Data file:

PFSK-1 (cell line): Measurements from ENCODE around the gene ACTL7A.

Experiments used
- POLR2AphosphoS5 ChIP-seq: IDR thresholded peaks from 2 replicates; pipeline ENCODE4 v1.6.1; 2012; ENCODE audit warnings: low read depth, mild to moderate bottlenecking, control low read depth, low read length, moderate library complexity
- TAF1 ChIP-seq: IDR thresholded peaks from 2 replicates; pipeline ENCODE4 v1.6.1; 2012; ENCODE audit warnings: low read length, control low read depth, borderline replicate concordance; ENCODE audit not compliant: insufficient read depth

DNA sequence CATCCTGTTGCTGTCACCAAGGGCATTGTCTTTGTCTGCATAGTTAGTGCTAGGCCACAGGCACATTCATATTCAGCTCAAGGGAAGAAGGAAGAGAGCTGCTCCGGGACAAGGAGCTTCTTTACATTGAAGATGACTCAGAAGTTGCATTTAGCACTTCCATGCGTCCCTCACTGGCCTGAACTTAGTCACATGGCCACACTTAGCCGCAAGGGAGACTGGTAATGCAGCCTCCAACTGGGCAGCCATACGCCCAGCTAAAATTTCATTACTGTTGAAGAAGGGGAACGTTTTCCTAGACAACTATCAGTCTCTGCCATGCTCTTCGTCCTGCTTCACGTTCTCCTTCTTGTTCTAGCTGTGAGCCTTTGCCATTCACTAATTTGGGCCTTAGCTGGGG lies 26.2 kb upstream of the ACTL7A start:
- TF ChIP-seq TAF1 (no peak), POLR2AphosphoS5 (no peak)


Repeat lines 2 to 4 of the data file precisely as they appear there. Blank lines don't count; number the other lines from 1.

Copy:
Experiments used
- POLR2AphosphoS5 ChIP-seq: IDR thresholded peaks from 2 replicates; pipeline ENCODE4 v1.6.1; 2012; ENCODE audit warnings: low read depth, mild to moderate bottlenecking, control low read depth, low read length, moderate library complexity
- TAF1 ChIP-seq: IDR thresholded peaks from 2 replicates; pipeline ENCODE4 v1.6.1; 2012; ENCODE audit warnings: low read length, control low read depth, borderline replicate concordance; ENCODE audit not compliant: insufficient read depth